Key Takeaways on 3D Printer Ownership

  • Weigh upfront cost against ongoing supplies, space needs and time required to skill up. Be realistic on usage.
  • Carefully measure and prepare your workspace prior to purchasing a printer.
  • Compare printer features like reliability, print quality and calibration ease that best match your needs and experience level.
  • Allow for additional safety gear and printing accessories beyond printer cost itself.
  • Local printer access, online printing services or short-term rentals offer alternatives to acquiring an owned machine.


For designers, hobbyists and entrepreneurs, owning a 3D printer holds appeal for easier iteration of creations and unlocking unique applications from personalized figurines to custom tools. Assess your space, budget, skills and goals carefully. Compare printers on expected usage and reliability. While initial ownership cost may still limit viability for some users, expanded access options exist too. With smart evaluation of needs versus capabilities along with selecting equipment purpose-fit for use case, a 3D printer can deliver on expanding creative potential for many buyers.

Frequently Asked Questions

1. Are cheaper 3D printers worth it?
It depends. Under $200-$300 printers may seem tempting but reliability issues often emerge quickly. For hobbyists, look at $500+ printer tiers for better quality. Evaluate support and component quality rather than just seeking the lowest sticker price.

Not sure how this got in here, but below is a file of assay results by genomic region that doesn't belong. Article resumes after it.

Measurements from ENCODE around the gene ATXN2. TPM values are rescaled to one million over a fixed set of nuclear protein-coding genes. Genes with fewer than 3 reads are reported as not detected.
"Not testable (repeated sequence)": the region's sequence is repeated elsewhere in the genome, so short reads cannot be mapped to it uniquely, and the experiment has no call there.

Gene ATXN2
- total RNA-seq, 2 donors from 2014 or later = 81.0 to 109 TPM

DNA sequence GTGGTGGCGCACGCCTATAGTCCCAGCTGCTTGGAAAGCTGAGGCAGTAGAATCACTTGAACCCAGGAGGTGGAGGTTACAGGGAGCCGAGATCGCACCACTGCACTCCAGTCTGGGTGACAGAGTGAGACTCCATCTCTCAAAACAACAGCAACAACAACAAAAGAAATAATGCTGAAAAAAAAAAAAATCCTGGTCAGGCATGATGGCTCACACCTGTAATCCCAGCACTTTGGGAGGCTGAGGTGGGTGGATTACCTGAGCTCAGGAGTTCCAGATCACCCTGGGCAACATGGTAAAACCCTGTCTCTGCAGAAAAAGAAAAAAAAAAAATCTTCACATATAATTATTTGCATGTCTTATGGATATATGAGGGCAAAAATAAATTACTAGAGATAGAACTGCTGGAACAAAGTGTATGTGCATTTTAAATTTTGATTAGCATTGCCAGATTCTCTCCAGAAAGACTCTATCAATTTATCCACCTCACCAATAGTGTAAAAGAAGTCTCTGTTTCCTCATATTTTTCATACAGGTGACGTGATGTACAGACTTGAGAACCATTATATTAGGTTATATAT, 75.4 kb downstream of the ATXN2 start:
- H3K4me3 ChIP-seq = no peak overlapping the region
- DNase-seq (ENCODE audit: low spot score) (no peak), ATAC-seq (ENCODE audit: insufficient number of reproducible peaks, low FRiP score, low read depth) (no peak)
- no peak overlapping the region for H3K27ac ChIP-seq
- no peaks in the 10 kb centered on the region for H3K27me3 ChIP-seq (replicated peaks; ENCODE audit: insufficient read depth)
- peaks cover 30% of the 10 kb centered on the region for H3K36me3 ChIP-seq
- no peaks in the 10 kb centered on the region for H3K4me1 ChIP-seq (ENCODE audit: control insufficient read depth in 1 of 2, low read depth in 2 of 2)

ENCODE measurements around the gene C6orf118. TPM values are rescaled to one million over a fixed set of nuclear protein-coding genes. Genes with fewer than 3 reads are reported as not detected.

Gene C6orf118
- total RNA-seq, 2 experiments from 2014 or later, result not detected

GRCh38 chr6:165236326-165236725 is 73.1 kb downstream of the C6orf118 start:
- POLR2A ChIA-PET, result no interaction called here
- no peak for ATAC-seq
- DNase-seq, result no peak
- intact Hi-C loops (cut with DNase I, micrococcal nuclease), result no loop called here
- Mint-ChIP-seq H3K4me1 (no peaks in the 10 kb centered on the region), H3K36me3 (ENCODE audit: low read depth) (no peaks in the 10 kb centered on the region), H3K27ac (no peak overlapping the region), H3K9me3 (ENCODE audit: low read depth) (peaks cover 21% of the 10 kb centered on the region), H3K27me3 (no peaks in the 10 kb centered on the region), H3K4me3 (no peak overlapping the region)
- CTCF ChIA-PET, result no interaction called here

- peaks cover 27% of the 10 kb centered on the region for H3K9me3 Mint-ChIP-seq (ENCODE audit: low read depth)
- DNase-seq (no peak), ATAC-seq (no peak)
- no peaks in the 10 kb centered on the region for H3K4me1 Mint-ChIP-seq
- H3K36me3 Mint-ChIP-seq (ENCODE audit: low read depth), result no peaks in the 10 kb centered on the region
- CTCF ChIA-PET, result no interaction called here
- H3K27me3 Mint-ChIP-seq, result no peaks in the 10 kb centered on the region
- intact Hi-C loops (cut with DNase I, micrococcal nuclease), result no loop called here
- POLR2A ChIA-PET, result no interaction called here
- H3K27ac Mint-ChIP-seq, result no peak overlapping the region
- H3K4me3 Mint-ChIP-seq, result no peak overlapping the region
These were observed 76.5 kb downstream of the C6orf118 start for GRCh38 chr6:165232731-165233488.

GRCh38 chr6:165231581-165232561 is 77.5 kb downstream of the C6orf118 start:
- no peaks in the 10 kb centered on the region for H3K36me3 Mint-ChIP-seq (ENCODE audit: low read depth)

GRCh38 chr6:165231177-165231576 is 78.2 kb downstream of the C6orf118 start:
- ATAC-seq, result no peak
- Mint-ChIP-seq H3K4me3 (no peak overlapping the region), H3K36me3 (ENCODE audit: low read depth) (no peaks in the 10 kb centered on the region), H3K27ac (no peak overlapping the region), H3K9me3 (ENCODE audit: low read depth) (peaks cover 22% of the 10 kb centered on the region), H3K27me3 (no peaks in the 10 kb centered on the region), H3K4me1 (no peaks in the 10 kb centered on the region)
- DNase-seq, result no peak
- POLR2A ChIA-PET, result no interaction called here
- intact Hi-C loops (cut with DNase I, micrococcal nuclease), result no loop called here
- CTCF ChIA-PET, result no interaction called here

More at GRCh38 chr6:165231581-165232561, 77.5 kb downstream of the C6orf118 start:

2. What can you do with a basic entry-level 3D printer?
From customizable household items like picture frames to holiday décor to STEM school projects, beginners can still create lots of fun, basic prints even with lower resolution, slower printers using standard filaments. Leave the high-res prototyping to the pros.

3. Is 3D printing cost effective?
Small individual prints on an owned desktop printer are far more affordable than outsourcing through online printing services allowing creators to iterate designs faster. However for very complex, high volume or metal prints, outsourcing to industrial printers may be more cost effective.

4. Are closed frame 3D printers better?
For beginners and schools, fully enclosed printers simplify temperature control and protect users so can be a smart starting choice. Enclosed chambers also facilitate printing with more materials like ABS which requires higher heat.

5. Can I put a 3D printer anywhere in my house?
No. Most 3D printers work optimally in indoor temperate conditions away from drafts and direct sunlight. Protect printers from humidity, dust and pet fur which can clog extruder mechanisms. Choose sturdy, vibration-free surfaces with adjacent outlet access too.

6. What software do I need to operate a 3D printer?
Most desktop printers include their own associated software for calibration, object slicing into printable layers and printer control operation. Many also accept common design files from open software like Tinkercad or paid options like SolidWorks.

7. What maintenance does a consumer 3D printer need?
Expect to replace printer nozzles over time plus periodically tighten moving belts and rails. Some printers also require lubricating Z-axis threaded rods. Purchase a specialized nozzle cleaning kit plus extra nozzles when buying your printer.

8. How long will a desktop FDM 3D printer last?
With proper operation and maintenance like periodic calibration, replacing worn parts and firmware updates, count on 2-3+ years of life for a quality hobbyist printer before major issues emerge. High print volume can shorten usable life.

9. Can you print food items with a desktop 3D printer?